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Opposition questions Government’s economic recovery efforts

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By Sandun Jayawardana  

On the day President Ranil Wickremesinghe addressed Parliament to brief the House regarding the Government’s economic programme, the Government had to push back at accusations from the opposition over a lack of transparency regarding its economic recovery efforts.

Speaking after the President made a special statement to Parliament, Opposition Leader Sajith Premadasa claimed that whatever the picture the President may have tried to portray, the “new normal” that is in effect today has heaped pressure, despondency, tears and pain on the people.

Opposition Leader Sajith Premadasa

He stated that if President Wickremesinghe’s signature “Aswesuma” programme is genuine and meant to eradicate poverty, it should have a plan for increasing production, savings, investments, consumer spending and developing an export-centric economic programme. “It has none of these,” he claimed.

Mr Premadasa claimed that what the President should have done as soon as he assumed office was to conduct an islandwide census to establish the country’s poverty line to see who is above, who is on the line and who is below the line and then implement the Aswesuma programme accordingly. “As of now, it is only a programme for giving handouts. There’s no plan to generate income.”

He also claimed that the government’s debt restructuring programme had been proceeding at a snail’s pace for two years. Sri Lanka’s debt restructuring efforts are similar to those of Zambia, Lebanon and Suriname. There are countries, however, that have implemented these programmes rapidly. Unfortunately, Sri Lanka doesn’t fall into that category, said Mr Premadasa.

He claimed that Sri Lanka should have received the third tranche of the bailout package from the International Monetary Fund (IMF) in March and that the reason it did not materialise and why the second tranche was delayed was because the government had not displayed the transparency, responsibility and accountability that were the core tenants of the programme that the IMF wanted implemented.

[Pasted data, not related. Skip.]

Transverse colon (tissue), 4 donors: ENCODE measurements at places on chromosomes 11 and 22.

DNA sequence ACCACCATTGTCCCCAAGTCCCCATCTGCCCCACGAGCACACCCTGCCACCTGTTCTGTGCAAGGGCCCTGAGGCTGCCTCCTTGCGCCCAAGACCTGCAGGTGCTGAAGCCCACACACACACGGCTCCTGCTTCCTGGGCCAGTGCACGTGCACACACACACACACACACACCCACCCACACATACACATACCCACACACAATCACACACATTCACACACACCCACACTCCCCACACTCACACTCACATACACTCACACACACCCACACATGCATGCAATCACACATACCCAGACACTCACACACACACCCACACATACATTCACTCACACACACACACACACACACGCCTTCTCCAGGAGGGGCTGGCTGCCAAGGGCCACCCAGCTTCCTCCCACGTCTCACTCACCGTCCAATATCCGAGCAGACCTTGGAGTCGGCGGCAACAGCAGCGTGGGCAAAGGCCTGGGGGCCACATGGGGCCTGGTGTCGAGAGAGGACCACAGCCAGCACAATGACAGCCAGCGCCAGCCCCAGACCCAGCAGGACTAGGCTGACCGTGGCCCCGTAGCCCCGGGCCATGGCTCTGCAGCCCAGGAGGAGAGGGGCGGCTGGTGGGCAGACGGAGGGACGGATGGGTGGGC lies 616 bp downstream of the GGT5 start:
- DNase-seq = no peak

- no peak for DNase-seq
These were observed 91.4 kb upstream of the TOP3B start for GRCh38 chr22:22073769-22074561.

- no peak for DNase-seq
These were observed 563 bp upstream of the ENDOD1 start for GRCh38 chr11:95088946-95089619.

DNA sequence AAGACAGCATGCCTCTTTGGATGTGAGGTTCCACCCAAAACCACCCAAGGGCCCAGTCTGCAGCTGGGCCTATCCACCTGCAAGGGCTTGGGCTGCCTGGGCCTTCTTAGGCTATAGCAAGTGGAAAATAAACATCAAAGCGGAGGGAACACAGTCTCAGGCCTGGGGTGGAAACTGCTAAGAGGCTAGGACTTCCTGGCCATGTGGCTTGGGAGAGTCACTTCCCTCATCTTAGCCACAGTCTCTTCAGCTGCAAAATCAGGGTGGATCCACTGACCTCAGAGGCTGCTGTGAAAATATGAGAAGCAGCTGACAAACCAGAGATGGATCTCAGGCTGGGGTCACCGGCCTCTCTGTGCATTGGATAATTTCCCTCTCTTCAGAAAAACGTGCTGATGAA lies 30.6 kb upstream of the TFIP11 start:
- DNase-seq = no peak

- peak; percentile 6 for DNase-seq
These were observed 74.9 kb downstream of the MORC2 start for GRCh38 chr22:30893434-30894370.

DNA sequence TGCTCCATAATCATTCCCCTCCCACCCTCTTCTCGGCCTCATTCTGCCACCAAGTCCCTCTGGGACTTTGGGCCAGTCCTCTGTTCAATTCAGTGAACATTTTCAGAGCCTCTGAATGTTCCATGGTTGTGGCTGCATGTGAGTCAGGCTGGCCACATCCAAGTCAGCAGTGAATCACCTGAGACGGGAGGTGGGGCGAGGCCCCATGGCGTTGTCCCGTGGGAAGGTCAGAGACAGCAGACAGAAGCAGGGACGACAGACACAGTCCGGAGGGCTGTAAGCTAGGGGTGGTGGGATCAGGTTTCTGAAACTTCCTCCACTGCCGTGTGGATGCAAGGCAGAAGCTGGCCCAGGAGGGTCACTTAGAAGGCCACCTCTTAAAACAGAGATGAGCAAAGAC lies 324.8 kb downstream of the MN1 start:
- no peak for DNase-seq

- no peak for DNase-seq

As an example, he claimed that though the government raised income tax, 40% of the increased revenue had been allocated for one single line item; diet and uniforms of the armed forces. He questioned the transparency in this matter and asked who the supplier(s) involved were.  

He called on the Government to support the private members’ bill presented by Tamil National Alliance MP M A Sumanthiran to the Employees’ Provident Fund (EPF) Act, noting that the bill aims to create transparency on EPF investments. He said the Government could not oppose the bill on the grounds that its passage would mean having to disclose “market sensitive information.” He claimed “market sensitivity” was a smokescreen to hide behind to engage in corruption.

State Minister of Finance Shehan Semasinghe hit back strongly, insisting that neither the IMF nor any other country or partner that Sri Lanka was engaging with had expressed displeasure over the Government’s economic programme. “On the contrary, they have continued to laud President Wickremesinghe’s efforts.”

The Opposition Leader was “spouting lies,” said the State Minister, adding that it was only on March 21, 2024 that Sri Lanka entered into a staff-level agreement with the IMF. There is a process to follow thereafter until the tranche is released, he noted.

Mr Semasinghe asserted that the government needed to treat each party in the debt restructuring process equally. He however, stressed that the Government is not willing to disclose market sensitive information.

What the Opposition Leader was suggesting was to reduce taxes, electricity tariffs, fuel prices and effectively roll back all the Government’s reforms overnight if he should ever come to power, said Mr Semasinghe. In such a scenario, he will have only one option, which is to repeal the recently introduced Central Bank Act and allow money printing to begin again. He accused the Opposition Leader of talking to the gallery by presenting impractical solutions. “We saw how it (money printing) went. Inflation went up to 70%. There were queues. We couldn’t import fuel, gas, fertilizer, medicine or essential food items. We had power cuts. This will take the country back to the dark ages we witnessed before.”

Mr Semasinghe quipped this would have been the reason for Mr Premadasa not to take up the presidency when it was offered to him. “He didn’t take the presidency then as all he can do is criticize.”

Regarding the Opposition Leader’s claims over 40% of the raised income tax revenue going to the diet and uniforms of armed forces, Mr Semasinghe said the money is allocated based on statics provided by the Department of Census and Statistics.

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